It was the off-day between the Tampa and Detroit series last October, an off-day for most players. Two or three stopped by Fenway, but by 5 p.m. they had left. I was there to do a couple of live hits from the MLB Network camera at the visiting dugout, waiting in the dugout, when Ryan Dempster and his father Wally walked out onto the field, gloves in hands.

They began to play catch, and when I had finished a hit, Wally came over. “All my life I’ve wanted to play catch with my son in Fenway Park,” he said. “This is a dream come true.”

Wally got to sip and spray champagne at the end of the Tiger and Cardinal series. He was out there on the field at 2 am after the final game with St. Louis as Ryan threw BP to family and friends.
But the lifelong dream had been fulfilled. Wally Dempster played catch with his kid Ryan in Fenway Park. When I texted Ryan yesterday to express how glad I am to have witnessed that moment. He texted back, “so am I.”

This is who the Dempsters from Gibsons, British Columbia are. To get to baseball practices, Ryan would take a ferry, then ride a bus, to and from. He’s a smart guy who was recruited by and accepted to Notre Dame, but when he was drafted, he signed. Years later, a popular figure on the north side of Chicago, he approached me on a Friday—as I was preparing for the Sunday Night Game—to talk about Geovany Soto, and how he was helping the pitchers and getting no credit. “Anything you say about him would really help his psyche,” said Dempster. “He deserves it.”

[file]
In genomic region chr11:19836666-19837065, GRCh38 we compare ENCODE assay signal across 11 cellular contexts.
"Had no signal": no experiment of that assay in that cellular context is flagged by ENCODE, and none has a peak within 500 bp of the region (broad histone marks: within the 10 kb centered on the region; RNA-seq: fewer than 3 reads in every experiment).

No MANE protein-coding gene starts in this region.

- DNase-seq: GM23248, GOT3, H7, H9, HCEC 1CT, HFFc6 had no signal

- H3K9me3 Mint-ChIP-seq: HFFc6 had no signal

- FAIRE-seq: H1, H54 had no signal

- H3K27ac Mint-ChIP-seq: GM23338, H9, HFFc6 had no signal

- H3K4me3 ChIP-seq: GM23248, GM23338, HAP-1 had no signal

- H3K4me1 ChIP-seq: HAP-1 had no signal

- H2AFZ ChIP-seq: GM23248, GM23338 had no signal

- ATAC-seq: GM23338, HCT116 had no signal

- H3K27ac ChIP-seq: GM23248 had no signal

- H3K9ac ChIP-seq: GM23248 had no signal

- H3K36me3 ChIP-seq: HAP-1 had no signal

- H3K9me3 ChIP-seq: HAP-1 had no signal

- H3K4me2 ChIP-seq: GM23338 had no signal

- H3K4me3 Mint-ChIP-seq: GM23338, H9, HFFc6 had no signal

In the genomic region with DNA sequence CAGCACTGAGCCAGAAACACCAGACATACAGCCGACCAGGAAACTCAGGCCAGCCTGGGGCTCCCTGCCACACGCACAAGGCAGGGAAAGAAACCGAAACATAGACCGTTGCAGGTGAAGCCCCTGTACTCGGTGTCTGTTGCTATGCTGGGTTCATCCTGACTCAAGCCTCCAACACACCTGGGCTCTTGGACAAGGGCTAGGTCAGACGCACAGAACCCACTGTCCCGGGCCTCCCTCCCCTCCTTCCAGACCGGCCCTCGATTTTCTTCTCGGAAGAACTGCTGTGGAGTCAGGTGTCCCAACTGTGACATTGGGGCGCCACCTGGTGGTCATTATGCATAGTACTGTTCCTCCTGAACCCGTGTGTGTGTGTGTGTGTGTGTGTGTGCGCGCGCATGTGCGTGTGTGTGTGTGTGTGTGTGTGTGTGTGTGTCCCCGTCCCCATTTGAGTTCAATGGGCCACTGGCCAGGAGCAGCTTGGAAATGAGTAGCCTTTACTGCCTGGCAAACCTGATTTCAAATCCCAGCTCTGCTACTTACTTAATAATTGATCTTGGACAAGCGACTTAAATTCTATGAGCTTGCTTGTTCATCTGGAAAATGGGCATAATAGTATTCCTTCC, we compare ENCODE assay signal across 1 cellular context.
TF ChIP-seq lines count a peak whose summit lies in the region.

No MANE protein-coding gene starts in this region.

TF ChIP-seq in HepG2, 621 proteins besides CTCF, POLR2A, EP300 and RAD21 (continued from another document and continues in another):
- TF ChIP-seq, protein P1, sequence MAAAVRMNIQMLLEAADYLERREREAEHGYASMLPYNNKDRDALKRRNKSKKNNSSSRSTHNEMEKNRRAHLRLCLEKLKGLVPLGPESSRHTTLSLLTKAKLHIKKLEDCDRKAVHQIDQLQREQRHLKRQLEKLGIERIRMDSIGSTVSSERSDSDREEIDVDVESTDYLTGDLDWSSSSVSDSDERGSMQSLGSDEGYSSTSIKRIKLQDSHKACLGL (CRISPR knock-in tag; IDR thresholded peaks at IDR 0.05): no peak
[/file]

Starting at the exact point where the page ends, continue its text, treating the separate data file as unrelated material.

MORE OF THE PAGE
Sunday, Ryan Dempster told the world of the decision he’d made a couple of weeks earlier, that he is not going to pitch this season for physical and personal reasons. He had told Ben Cherington, and made it clear he was not asking for anything. “Not everyone would have handled it this way,” says Cherington. Many would have cited neck issues and gone to the disabled list and found a way to get some or all of the $13.5M owed to him for 2014.

“I am at peace with my decision,” he texted. He told Cherington and John Farrell that this way he was at peace with himself. He paid $13.5M for that peace, for that dignity.